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Are you thanking the wrong half of your supporters?

Howard Lake | 10 January 2019 | Blogs

Let’s face it. When it comes to thanking our supporters we have a major problem.
Not being thanked continues to be the most common reason people give for not making further donations to an organisation they have previously supported. The number of supporters complaining that they have not been thanked for their donations (including a number of fundraisers on various online forums) should be a source of great embarrassment for the sector.
However, if you tell any fundraiser that there are organisations out there who do not thank their supporters they will react with surprise/horror/anger/all of the above. Fundraisers know the importance of thanking their supporters. I’m yet to meet a fundraiser who doesn’t claim to thank every supporter for their donations.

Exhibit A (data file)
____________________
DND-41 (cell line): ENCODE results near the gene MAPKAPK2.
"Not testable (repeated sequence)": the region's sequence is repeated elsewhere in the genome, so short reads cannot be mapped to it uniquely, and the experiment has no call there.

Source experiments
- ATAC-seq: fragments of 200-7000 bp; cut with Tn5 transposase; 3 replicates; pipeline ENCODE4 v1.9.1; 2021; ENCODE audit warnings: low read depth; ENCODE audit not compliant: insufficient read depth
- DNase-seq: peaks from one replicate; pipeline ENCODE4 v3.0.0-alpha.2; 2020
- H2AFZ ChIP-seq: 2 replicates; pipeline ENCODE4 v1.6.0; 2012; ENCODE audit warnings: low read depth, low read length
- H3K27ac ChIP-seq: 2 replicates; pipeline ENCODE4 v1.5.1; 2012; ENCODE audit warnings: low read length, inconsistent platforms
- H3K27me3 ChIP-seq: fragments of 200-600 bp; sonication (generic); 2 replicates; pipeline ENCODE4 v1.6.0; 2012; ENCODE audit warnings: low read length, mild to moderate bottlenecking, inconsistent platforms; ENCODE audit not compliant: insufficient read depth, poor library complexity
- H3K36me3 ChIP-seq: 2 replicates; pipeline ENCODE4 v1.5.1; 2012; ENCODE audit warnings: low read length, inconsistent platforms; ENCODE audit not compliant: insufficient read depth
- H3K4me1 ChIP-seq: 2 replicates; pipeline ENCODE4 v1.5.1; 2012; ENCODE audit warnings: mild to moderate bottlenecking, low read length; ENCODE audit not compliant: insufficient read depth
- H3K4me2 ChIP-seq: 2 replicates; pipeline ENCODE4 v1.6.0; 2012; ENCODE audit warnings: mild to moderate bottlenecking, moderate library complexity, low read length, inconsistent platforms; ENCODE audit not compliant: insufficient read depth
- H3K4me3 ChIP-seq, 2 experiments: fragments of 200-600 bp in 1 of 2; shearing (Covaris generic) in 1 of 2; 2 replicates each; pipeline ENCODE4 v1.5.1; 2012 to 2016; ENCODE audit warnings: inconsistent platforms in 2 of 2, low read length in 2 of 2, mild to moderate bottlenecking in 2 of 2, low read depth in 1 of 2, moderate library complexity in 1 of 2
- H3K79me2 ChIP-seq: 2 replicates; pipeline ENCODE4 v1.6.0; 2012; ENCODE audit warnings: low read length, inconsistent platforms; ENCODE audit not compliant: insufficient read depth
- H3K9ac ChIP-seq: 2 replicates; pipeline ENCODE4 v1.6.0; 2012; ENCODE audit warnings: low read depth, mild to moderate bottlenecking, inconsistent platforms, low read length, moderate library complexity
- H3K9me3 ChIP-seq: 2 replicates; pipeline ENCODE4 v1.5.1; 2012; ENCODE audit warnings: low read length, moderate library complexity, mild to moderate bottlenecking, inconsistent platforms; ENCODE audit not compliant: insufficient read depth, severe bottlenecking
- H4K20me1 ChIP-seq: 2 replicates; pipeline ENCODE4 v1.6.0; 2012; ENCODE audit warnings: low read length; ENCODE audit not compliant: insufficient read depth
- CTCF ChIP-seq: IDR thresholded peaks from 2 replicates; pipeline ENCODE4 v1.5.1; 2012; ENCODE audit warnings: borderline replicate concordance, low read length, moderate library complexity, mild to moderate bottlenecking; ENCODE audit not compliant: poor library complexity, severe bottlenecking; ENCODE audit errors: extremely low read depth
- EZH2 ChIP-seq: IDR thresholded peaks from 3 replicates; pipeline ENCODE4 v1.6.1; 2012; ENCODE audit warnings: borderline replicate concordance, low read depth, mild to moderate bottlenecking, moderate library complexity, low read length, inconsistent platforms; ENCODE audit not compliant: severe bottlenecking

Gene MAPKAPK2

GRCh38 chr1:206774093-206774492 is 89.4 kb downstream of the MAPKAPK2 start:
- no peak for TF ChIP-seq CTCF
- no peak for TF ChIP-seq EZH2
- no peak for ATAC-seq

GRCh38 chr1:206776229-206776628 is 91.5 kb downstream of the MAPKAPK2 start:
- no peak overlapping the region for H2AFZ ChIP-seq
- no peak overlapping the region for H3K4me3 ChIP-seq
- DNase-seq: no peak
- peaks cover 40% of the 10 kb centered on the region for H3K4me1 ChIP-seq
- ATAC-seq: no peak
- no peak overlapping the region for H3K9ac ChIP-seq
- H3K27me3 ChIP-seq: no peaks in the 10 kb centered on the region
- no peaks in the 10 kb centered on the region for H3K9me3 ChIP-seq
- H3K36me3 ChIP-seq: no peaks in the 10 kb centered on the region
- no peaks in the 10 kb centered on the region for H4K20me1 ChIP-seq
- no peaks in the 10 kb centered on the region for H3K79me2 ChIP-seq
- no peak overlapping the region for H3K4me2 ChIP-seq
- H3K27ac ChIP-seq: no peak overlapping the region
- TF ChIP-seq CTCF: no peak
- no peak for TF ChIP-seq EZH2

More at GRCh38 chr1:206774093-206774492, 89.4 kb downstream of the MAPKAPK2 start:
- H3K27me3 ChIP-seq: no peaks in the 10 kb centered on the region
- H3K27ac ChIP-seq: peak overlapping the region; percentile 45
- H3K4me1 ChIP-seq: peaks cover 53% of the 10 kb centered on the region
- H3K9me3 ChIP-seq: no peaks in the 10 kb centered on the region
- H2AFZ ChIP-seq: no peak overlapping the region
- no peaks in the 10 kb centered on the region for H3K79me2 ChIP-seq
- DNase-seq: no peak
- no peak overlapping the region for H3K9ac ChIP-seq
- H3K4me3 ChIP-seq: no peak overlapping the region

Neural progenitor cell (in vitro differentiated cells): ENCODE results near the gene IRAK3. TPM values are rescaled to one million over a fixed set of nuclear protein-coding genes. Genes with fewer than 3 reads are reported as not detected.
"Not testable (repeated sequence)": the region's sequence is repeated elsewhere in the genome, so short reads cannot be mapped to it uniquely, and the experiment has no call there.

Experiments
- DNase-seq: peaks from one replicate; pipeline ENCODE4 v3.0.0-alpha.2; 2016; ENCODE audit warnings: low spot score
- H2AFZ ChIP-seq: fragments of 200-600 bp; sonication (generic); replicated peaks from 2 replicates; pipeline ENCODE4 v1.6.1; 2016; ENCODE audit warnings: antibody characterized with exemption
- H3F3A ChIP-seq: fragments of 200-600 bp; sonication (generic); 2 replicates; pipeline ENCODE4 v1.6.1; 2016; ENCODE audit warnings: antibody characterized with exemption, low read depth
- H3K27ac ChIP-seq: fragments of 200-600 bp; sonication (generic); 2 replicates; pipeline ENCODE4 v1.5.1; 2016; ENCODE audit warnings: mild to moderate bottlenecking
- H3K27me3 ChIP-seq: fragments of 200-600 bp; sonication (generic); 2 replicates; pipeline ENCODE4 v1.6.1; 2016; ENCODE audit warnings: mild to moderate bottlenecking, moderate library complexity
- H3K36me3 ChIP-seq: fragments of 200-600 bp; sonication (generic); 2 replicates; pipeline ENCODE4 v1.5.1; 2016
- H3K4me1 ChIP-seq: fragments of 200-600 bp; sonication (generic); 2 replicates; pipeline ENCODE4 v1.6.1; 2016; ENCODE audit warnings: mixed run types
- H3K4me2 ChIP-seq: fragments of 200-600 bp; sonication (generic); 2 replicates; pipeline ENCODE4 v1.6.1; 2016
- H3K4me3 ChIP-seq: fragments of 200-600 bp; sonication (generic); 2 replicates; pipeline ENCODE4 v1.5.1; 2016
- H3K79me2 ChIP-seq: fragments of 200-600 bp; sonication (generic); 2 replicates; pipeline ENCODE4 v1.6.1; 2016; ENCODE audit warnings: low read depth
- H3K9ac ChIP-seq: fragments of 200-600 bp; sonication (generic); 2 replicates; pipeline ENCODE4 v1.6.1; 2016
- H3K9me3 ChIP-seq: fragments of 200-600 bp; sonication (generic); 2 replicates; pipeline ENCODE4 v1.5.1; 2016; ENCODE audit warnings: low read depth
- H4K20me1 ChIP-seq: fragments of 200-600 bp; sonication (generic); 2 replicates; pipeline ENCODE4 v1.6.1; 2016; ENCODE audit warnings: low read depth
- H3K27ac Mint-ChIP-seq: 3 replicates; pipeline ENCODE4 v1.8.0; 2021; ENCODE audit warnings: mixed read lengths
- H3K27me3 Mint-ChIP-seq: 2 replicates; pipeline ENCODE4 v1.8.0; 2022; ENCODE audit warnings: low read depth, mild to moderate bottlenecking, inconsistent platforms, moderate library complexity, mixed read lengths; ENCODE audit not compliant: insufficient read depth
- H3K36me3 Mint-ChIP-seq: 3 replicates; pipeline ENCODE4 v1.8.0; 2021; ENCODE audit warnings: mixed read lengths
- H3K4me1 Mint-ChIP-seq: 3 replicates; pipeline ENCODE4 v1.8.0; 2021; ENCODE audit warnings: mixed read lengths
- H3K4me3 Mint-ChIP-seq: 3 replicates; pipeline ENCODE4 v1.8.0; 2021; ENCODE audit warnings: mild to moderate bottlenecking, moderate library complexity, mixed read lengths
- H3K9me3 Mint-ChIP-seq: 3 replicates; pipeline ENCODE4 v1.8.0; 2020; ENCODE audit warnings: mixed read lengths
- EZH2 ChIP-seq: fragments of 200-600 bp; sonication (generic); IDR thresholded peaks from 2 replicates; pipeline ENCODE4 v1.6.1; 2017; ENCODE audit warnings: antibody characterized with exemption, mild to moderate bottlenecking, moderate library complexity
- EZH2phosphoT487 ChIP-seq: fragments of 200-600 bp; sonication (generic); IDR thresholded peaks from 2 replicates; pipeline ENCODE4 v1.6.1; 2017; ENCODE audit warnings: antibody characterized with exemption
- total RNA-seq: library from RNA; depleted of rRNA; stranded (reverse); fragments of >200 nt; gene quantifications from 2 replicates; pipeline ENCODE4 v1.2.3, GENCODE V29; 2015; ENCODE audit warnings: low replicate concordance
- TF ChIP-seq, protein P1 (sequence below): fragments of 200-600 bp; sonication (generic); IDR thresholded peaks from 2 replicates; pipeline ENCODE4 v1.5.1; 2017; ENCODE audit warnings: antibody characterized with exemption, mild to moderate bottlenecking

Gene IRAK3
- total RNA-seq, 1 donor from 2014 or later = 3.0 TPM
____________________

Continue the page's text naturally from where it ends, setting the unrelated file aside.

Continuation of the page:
So what’s going wrong? How can fundraisers be thanking everyone if so many supporters are not being thanked?
Are supporters lying about their experience? Are fundraisers telling porkies about how often they actually thank? Or is there something else going on?
A recent TED Talk Daily podcast could shine some light on why our Thank Yous aren’t hitting the mark. Could it be that we are trying to thank the wrong part of our supporters’ brains?

Experiencing and Remembering

The podcast in question featured Daniel Kahneman talking about ‘The riddle of experience versus memory’. You can listen to it here: